This principle applied to covid-19 vaccines. RTWT, it's short.
It's funny, but every time I post "eh, throttling back on this blog, not much to say," something interesting pops up.
Remember the 2020 wrap-up post that said "Probably lighter posting. More of documenting special events, such as
WFD and Coffeeneuring in 2021. Probably less of "hey, cool article."
The world is changing, and it's time to change here too." OK, this is the lighter posting part. Don't worry though. Lots going on here, just not a lot of it newsworthy. I mean, do you really want to slog through trials and tribulations of changing cell phone carriers (which ate the bulk of my last two weeks, btw)? No, of course not. So stay tuned, but be patient. It's the blah time of year, expect blah blogging.
"When the ionosphere was right, They could talk from continent to continent through the sky; but when the ionosphere was wrong, They could not talk to their next-door neighbor. Not that They ever chose to do so anyway." -H.P. Maxim, "The Call of Marconi"
Don't struggle with this – either you get it or you don't.
Here's a grab-bag of articles and links I've found interesting in the last few weeks:
I was quietly playing this game too last spring and summer, using genetic algorithms and GitHub data. It was... interesting, but not especially enlightening. Watching the weekly medical reporting cycle add a spike-and-dip to the numbers while listening to the media scream "we're all gonna die!" and "pandemic's over!" twice a week in time with medical data dumps was initially amusing, but mostly frustrating. I mean, isn't basic data smoothing when an obvious cycle is built into the reporting... obvious?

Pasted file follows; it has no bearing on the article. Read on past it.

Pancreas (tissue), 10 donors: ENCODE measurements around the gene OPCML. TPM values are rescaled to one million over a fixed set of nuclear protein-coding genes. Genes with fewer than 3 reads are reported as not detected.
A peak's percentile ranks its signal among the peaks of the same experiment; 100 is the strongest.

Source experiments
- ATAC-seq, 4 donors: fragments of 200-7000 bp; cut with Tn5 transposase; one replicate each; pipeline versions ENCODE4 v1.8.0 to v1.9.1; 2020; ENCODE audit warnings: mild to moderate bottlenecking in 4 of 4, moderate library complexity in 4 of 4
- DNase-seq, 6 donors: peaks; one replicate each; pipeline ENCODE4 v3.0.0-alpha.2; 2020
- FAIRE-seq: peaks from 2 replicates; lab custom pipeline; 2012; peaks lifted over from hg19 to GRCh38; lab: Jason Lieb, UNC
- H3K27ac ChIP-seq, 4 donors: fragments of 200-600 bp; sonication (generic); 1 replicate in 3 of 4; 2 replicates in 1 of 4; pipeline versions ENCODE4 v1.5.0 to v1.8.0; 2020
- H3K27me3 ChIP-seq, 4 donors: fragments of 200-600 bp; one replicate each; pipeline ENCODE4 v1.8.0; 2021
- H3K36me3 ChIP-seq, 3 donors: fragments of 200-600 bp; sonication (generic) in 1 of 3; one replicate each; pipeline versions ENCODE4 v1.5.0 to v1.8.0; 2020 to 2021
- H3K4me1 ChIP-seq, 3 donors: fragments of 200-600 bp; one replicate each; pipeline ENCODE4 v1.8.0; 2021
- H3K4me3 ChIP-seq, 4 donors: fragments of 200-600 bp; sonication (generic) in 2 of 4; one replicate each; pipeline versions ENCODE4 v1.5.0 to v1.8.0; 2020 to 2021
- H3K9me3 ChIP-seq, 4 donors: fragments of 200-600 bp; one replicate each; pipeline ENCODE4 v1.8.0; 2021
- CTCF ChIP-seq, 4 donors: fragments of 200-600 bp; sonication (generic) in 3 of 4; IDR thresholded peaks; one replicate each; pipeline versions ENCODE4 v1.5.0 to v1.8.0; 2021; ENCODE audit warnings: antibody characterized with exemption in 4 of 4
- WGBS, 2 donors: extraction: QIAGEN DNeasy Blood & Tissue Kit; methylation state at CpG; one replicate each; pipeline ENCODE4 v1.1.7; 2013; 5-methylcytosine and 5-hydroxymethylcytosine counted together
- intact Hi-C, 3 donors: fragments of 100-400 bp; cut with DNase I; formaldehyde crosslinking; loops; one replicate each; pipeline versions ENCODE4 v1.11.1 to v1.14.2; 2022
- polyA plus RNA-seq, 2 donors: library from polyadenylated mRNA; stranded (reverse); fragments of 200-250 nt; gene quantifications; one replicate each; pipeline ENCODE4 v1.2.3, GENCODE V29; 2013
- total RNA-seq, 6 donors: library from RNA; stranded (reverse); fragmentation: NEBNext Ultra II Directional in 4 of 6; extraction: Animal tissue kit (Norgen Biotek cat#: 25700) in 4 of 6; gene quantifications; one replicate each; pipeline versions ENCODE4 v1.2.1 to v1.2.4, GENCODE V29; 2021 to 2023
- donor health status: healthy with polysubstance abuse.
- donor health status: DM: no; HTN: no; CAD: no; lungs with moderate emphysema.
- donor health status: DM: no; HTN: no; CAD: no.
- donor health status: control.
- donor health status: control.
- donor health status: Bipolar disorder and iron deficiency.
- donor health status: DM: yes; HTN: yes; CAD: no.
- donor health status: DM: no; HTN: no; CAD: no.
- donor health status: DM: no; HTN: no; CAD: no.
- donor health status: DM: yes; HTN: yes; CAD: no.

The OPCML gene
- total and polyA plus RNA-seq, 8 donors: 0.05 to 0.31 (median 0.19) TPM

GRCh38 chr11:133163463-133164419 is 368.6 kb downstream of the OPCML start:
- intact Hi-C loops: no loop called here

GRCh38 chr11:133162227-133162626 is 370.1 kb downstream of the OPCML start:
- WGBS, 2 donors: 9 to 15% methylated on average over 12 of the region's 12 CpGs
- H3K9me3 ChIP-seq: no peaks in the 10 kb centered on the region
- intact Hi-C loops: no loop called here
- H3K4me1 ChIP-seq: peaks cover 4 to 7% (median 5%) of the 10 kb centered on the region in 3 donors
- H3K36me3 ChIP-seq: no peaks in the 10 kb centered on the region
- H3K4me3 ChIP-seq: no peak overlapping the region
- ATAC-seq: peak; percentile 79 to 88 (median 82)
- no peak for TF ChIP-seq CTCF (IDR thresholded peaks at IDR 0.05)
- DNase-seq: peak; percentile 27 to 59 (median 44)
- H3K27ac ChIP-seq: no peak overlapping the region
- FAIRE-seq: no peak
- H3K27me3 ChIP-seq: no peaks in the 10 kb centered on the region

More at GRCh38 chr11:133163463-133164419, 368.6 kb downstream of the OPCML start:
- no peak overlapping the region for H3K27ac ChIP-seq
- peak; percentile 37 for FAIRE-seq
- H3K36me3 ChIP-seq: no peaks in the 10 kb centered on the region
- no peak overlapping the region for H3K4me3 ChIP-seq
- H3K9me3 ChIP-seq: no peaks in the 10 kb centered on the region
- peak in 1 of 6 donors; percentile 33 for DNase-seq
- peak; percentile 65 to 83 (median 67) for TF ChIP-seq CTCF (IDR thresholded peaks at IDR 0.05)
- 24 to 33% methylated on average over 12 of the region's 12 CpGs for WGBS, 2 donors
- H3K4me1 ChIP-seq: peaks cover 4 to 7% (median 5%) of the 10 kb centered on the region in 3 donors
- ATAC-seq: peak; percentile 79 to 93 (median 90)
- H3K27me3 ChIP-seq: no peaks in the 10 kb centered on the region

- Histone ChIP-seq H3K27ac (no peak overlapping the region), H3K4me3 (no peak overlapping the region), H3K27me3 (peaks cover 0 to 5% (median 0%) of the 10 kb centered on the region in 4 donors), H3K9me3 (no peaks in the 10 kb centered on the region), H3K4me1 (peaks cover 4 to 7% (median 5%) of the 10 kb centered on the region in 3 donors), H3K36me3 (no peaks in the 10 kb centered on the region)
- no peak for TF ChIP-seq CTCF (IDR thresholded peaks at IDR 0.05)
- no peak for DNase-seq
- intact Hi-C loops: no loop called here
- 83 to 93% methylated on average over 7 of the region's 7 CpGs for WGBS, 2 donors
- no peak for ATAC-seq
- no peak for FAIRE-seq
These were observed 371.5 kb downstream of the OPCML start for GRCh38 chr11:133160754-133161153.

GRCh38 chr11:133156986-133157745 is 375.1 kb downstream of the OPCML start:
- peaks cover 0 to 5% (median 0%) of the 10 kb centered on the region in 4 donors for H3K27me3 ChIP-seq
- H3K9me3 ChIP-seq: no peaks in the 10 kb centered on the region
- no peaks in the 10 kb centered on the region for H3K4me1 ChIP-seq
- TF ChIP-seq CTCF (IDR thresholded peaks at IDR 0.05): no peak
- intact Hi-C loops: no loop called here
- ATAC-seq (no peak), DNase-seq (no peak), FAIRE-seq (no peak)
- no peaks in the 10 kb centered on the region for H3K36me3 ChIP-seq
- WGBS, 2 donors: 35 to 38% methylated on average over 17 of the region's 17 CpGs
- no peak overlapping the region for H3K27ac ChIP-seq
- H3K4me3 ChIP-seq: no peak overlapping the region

I guess not. Anyway, those last three links are the best analysis and forecasting I've seen lately.
Article at NPR: Why the Pandemic is 10 Times Worse than You Think
TLDR: A research team at Columbia University is using sophisticated models to estimate the total number of people to date who have had covid-19 in the U.S., as opposed to the more commonly-reported number of confirmed infections. Their estimate is 36%.
That is half-way to a reasonable number for the herd immunity threshold. Also, they estimate that the number of daily new infections is around 40% of the peak in late December. Pandemic collapse? I sure hope so, but epidemiologists and numerical modelers have been fooled more than once by this virus. The best we can say is that, for the moment, the numbers are heading the right way.
The above-linked article is short, and filled with caveats that you really need to read. This is no time to let up from being careful, and we all need to get whatever vaccine is available ASAP. However, given the numbers and trends described in the article, the overall news it delivers is quite hopeful. I wonder why the negative, fearful tone used there.
Now I have to say it: Are we there yet?
Hiked the south side of the High Bluff Trail between Eastpoint and Carrabelle today. It's beautiful, at least the south side which I can vouch for. I hear the north side is flatter, wetter, and with more jeep road sections. I'm going to give that a try next time out; hike it north first then loop back on the south side. The most noteworthy thing about the trail is that it's through a forest grown over old sand dunes. Very hilly, with interesting oak hammocks between piny ridges. It really must be seen to be believed. In the meantime, this site has some excellent pictures as well as discussion of the trail, far better than any that I took today. However, below are a few things they missed. As always, click to embiggen.